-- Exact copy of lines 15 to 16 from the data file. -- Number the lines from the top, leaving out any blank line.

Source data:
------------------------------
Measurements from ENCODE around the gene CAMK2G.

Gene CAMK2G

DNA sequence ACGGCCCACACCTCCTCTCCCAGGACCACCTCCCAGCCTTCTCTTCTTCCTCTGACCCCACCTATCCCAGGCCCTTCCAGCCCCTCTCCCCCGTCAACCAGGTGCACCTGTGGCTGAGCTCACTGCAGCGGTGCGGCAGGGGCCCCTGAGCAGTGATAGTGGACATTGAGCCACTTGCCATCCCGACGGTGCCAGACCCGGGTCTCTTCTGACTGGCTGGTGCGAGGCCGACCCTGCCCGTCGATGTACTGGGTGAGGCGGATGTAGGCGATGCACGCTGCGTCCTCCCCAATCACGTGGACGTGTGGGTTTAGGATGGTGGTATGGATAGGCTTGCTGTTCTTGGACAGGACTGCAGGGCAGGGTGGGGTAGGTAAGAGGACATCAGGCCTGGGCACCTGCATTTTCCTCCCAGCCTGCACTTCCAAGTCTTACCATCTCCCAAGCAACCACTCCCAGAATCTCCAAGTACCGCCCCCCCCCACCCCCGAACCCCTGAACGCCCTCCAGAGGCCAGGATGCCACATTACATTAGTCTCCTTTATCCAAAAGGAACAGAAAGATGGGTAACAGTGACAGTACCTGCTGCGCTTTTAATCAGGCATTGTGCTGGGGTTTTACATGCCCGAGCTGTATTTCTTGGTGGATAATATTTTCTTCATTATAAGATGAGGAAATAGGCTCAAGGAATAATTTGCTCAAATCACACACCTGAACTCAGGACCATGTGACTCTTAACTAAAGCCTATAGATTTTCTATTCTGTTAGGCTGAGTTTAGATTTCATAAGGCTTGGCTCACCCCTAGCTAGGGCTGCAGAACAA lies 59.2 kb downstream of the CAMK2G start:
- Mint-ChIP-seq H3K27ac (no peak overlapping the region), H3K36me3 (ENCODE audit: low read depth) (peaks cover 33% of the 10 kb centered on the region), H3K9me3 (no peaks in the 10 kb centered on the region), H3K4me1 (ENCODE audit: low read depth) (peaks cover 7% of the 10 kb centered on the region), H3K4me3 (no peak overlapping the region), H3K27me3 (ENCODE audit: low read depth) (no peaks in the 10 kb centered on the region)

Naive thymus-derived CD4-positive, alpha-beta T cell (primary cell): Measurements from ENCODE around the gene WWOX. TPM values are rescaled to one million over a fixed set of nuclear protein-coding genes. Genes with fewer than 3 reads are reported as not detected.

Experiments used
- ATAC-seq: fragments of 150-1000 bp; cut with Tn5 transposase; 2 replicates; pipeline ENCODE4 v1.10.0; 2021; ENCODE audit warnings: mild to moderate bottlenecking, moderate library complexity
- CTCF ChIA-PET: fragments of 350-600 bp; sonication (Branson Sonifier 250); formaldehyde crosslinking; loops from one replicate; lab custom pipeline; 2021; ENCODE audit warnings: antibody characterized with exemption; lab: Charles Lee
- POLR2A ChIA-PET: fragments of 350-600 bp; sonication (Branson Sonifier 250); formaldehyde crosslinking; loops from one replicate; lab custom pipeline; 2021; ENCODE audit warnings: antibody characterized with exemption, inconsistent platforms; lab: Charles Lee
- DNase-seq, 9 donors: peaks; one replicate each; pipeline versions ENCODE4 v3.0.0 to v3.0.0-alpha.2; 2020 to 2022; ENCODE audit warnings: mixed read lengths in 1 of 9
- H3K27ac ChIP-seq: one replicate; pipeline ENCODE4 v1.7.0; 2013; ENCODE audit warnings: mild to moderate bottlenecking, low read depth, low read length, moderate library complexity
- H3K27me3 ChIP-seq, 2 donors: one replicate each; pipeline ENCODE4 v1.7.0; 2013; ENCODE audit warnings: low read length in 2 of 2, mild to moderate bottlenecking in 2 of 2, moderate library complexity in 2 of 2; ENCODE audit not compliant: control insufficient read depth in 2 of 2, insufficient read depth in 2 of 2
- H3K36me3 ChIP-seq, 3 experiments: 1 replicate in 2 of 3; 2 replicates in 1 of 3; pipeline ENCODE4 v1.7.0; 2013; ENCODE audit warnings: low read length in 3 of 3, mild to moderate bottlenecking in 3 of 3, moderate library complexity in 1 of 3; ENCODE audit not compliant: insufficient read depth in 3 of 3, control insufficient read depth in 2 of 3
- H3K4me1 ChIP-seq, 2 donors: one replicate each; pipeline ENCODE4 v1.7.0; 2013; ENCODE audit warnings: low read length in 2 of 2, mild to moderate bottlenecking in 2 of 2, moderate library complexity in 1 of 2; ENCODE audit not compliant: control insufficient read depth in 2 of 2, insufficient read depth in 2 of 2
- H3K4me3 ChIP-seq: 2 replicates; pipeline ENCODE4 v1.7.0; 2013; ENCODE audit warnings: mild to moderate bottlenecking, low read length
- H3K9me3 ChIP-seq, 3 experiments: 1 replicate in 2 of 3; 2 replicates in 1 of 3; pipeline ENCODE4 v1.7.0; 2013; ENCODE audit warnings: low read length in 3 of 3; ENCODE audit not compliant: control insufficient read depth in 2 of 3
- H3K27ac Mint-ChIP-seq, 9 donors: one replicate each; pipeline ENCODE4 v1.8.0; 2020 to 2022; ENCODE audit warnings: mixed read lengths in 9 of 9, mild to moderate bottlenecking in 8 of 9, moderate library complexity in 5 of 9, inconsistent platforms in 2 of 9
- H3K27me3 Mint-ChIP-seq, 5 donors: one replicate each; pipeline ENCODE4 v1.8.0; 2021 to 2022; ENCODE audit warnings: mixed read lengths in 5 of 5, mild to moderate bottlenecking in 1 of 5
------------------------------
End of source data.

- H3K4me3 ChIP-seq: 2 replicates; pipeline ENCODE4 v1.7.0; 2013; ENCODE audit warnings: mild to moderate bottlenecking, low read length
- H3K9me3 ChIP-seq, 3 experiments: 1 replicate in 2 of 3; 2 replicates in 1 of 3; pipeline ENCODE4 v1.7.0; 2013; ENCODE audit warnings: low read length in 3 of 3; ENCODE audit not compliant: control insufficient read depth in 2 of 3